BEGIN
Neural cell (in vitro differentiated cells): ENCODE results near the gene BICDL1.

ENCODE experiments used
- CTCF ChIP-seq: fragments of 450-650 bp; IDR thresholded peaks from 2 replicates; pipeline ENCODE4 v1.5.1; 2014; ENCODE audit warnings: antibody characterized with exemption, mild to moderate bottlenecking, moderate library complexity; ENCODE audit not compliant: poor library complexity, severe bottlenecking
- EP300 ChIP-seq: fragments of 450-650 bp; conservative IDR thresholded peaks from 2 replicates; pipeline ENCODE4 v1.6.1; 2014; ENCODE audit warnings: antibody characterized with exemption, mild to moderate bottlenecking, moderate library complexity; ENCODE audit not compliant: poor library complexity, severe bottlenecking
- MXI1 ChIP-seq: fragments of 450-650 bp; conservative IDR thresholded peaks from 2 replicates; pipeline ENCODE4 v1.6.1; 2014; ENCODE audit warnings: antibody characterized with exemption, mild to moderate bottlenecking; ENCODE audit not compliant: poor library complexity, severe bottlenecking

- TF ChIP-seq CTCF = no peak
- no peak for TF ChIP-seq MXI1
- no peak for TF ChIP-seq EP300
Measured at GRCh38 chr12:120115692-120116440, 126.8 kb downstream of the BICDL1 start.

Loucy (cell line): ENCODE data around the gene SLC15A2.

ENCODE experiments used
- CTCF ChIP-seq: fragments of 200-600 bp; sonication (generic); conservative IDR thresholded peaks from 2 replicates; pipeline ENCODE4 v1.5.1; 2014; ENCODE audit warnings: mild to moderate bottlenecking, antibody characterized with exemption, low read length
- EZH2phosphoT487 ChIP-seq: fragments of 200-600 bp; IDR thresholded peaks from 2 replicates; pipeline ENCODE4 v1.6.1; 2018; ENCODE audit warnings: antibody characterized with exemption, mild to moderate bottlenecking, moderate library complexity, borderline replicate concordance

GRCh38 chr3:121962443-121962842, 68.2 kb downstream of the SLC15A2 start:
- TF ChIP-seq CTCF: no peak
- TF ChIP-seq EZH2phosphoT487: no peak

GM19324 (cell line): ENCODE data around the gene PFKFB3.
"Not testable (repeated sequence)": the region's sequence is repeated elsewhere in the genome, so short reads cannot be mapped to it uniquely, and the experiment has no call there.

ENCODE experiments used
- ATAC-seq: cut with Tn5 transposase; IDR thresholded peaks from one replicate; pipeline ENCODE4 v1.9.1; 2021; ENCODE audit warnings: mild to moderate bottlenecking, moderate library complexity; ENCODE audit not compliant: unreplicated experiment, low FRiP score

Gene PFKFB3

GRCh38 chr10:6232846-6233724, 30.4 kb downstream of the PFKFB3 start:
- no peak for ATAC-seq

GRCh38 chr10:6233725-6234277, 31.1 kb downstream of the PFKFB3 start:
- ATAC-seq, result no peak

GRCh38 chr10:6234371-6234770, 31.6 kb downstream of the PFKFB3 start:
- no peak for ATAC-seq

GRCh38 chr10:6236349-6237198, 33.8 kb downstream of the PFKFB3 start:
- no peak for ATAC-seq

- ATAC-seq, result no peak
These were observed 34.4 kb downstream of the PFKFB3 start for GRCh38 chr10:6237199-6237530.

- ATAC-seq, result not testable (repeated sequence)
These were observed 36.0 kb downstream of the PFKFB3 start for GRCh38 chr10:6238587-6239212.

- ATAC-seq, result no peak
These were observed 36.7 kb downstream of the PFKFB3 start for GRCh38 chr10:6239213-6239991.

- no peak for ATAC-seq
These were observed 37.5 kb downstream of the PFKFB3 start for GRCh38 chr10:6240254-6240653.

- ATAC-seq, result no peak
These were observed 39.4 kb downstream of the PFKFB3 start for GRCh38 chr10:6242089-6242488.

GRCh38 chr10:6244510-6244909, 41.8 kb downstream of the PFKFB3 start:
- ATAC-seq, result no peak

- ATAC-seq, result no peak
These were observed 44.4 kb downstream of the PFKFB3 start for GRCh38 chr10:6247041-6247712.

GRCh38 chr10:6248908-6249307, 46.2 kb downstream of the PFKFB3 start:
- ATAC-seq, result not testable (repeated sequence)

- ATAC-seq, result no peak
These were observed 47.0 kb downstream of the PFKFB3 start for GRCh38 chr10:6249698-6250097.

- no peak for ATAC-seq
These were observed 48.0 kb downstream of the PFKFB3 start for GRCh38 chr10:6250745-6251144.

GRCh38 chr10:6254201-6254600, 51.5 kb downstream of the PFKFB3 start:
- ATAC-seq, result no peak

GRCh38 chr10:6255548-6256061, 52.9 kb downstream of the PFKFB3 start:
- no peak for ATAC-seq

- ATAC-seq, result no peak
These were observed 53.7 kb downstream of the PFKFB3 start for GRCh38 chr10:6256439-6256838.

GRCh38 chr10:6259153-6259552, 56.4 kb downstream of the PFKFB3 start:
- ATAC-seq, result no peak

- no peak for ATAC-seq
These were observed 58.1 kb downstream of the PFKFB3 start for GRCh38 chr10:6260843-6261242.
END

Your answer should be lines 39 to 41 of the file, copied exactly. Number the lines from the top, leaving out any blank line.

These were observed 39.4 kb downstream of the PFKFB3 start for GRCh38 chr10:6242089-6242488.

GRCh38 chr10:6244510-6244909, 41.8 kb downstream of the PFKFB3 start:
- ATAC-seq, result no peak